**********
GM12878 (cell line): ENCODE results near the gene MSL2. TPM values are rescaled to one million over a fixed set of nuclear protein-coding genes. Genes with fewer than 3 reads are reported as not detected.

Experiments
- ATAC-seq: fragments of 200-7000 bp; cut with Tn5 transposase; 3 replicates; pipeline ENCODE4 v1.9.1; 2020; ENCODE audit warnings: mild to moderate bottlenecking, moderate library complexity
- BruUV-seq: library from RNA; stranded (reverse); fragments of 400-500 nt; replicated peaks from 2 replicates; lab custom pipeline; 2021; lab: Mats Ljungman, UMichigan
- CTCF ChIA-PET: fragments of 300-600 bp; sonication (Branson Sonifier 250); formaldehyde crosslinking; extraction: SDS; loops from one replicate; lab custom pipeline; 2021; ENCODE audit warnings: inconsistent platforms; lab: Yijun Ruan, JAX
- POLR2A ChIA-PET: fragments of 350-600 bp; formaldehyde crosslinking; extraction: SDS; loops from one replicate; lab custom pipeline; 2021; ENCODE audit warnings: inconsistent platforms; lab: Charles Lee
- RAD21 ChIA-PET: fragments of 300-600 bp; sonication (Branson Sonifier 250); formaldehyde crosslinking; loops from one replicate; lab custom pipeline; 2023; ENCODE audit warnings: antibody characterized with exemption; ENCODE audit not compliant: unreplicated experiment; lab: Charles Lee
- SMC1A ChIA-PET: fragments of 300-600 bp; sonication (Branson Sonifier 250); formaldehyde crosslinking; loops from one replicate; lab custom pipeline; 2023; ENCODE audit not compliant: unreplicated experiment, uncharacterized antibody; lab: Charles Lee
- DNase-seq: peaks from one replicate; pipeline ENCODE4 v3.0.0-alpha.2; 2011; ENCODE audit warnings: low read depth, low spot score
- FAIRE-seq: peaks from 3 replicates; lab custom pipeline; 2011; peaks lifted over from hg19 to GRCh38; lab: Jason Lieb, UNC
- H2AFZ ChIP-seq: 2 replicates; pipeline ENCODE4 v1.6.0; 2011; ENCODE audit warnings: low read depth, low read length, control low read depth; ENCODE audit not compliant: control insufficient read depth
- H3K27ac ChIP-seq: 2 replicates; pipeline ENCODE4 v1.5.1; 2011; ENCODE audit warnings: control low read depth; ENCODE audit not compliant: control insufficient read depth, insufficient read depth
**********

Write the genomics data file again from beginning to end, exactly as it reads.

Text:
GM12878 (cell line): ENCODE results near the gene MSL2. TPM values are rescaled to one million over a fixed set of nuclear protein-coding genes. Genes with fewer than 3 reads are reported as not detected.

Experiments
- ATAC-seq: fragments of 200-7000 bp; cut with Tn5 transposase; 3 replicates; pipeline ENCODE4 v1.9.1; 2020; ENCODE audit warnings: mild to moderate bottlenecking, moderate library complexity
- BruUV-seq: library from RNA; stranded (reverse); fragments of 400-500 nt; replicated peaks from 2 replicates; lab custom pipeline; 2021; lab: Mats Ljungman, UMichigan
- CTCF ChIA-PET: fragments of 300-600 bp; sonication (Branson Sonifier 250); formaldehyde crosslinking; extraction: SDS; loops from one replicate; lab custom pipeline; 2021; ENCODE audit warnings: inconsistent platforms; lab: Yijun Ruan, JAX
- POLR2A ChIA-PET: fragments of 350-600 bp; formaldehyde crosslinking; extraction: SDS; loops from one replicate; lab custom pipeline; 2021; ENCODE audit warnings: inconsistent platforms; lab: Charles Lee
- RAD21 ChIA-PET: fragments of 300-600 bp; sonication (Branson Sonifier 250); formaldehyde crosslinking; loops from one replicate; lab custom pipeline; 2023; ENCODE audit warnings: antibody characterized with exemption; ENCODE audit not compliant: unreplicated experiment; lab: Charles Lee
- SMC1A ChIA-PET: fragments of 300-600 bp; sonication (Branson Sonifier 250); formaldehyde crosslinking; loops from one replicate; lab custom pipeline; 2023; ENCODE audit not compliant: unreplicated experiment, uncharacterized antibody; lab: Charles Lee
- DNase-seq: peaks from one replicate; pipeline ENCODE4 v3.0.0-alpha.2; 2011; ENCODE audit warnings: low read depth, low spot score
- FAIRE-seq: peaks from 3 replicates; lab custom pipeline; 2011; peaks lifted over from hg19 to GRCh38; lab: Jason Lieb, UNC
- H2AFZ ChIP-seq: 2 replicates; pipeline ENCODE4 v1.6.0; 2011; ENCODE audit warnings: low read depth, low read length, control low read depth; ENCODE audit not compliant: control insufficient read depth
- H3K27ac ChIP-seq: 2 replicates; pipeline ENCODE4 v1.5.1; 2011; ENCODE audit warnings: control low read depth; ENCODE audit not compliant: control insufficient read depth, insufficient read depth